Weight reduction in clinical populations of severely obese children has been shown to have beneficial effects on blood pressure, but little is known about the effect of weight gain among children in the general population. This study compares the mean blood pressure at 14 years of age with the change in overweight status between ages 5 and 14. Information from 2794 children born in Brisbane, Australia, and who were followed up since birth and had body mass index (BMI) and blood pressure measurements at ages 5 and 14 were used. Systolic and diastolic blood pressure at age 14 was the main outcomes and different patterns of change in BMI from age 5 to 14 were the main exposure. Those who changed from being overweight at age 5 to having normal BMI at age 14 had similar mean blood pressures to those who had a normal BMI at both time points: age- and sex-adjusted mean difference in systolic blood pressure 1.54 (–0.38, 3.45) mm Hg and in diastolic blood pressure 0.43 (–0.95, 1.81) mm Hg. In contrast, those who were overweight at both ages or who had a normal BMI at age 5 and were overweight at age 14 had higher blood pressure at age 14 than those who had a normal BMI at both times. These effects were independent of a range of potential confounding factors. Our findings suggest that programs that successfully result in children changing from overweight to normal-BMI status for their age may have important beneficial effects on subsequent blood pressure.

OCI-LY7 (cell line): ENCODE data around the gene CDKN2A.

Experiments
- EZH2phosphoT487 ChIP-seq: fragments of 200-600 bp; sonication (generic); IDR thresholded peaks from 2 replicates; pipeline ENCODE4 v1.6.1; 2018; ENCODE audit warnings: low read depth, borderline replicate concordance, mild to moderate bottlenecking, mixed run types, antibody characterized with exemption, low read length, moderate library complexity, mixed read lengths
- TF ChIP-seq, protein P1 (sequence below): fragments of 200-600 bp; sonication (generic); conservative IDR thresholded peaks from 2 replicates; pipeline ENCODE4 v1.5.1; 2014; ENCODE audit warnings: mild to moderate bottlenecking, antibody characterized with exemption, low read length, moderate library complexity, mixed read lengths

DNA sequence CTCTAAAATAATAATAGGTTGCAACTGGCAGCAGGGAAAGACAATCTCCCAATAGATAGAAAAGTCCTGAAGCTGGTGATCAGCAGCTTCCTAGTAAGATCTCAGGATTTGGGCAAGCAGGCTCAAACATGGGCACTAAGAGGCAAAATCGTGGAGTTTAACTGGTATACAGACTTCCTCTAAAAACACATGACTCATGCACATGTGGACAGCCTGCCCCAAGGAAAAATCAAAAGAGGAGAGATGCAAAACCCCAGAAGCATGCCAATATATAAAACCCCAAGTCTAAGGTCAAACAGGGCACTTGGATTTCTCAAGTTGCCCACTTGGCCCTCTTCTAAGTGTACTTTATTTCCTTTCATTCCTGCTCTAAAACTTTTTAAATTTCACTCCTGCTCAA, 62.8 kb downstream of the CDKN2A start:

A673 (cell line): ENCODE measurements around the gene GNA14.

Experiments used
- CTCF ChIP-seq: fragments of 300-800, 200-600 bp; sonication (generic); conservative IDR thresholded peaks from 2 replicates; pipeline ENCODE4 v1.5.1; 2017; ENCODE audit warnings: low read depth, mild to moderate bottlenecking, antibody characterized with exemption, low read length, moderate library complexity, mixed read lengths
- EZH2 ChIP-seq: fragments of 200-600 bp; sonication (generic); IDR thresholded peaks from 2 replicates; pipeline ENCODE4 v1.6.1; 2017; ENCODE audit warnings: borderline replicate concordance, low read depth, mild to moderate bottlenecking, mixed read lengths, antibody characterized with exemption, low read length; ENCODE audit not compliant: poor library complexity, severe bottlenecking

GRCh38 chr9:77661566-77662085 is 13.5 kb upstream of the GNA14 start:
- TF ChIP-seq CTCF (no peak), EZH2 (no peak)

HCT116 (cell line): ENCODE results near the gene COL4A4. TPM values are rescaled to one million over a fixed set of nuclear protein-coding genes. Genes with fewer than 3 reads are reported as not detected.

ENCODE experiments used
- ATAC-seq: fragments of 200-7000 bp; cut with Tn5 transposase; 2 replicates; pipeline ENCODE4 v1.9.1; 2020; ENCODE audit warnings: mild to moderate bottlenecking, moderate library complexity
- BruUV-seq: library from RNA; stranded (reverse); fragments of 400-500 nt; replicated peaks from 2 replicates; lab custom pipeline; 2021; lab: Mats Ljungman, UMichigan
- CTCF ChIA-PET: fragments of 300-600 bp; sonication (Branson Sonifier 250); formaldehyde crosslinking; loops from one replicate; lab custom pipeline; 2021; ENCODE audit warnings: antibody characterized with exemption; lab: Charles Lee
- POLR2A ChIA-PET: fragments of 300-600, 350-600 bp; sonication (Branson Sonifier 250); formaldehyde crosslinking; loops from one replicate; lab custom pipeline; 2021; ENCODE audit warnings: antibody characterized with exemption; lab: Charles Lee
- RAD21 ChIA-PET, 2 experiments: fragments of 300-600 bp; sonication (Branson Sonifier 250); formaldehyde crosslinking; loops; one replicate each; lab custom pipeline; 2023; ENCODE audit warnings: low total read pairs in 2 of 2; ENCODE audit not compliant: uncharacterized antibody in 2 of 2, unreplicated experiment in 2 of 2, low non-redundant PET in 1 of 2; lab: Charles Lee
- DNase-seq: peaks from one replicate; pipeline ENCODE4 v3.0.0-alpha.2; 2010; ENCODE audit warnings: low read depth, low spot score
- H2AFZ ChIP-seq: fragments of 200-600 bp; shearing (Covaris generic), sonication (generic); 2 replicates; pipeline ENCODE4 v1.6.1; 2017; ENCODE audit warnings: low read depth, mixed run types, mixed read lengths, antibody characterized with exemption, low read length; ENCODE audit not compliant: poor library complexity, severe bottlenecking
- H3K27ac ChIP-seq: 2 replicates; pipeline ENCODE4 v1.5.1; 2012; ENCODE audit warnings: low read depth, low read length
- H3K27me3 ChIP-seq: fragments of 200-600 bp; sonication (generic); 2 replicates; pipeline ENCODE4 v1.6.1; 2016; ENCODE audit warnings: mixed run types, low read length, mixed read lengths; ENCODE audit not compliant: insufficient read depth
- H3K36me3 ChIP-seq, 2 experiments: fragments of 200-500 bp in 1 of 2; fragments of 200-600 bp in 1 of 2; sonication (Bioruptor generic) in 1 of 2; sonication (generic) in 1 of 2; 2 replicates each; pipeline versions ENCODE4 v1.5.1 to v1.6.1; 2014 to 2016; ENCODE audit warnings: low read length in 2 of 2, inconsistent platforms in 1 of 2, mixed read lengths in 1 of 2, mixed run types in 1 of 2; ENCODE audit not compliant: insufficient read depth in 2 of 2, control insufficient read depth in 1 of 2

|Translated title of the contribution||Effect of Body Mass Index Changes Between Ages 5 and 14 on Blood Pressure at Age 14: Findings From a Birth Cohort Study|
|Pages (from-to)||1083 - 1087|
|Number of pages||5|
|Publication status||Published - Jun 2005|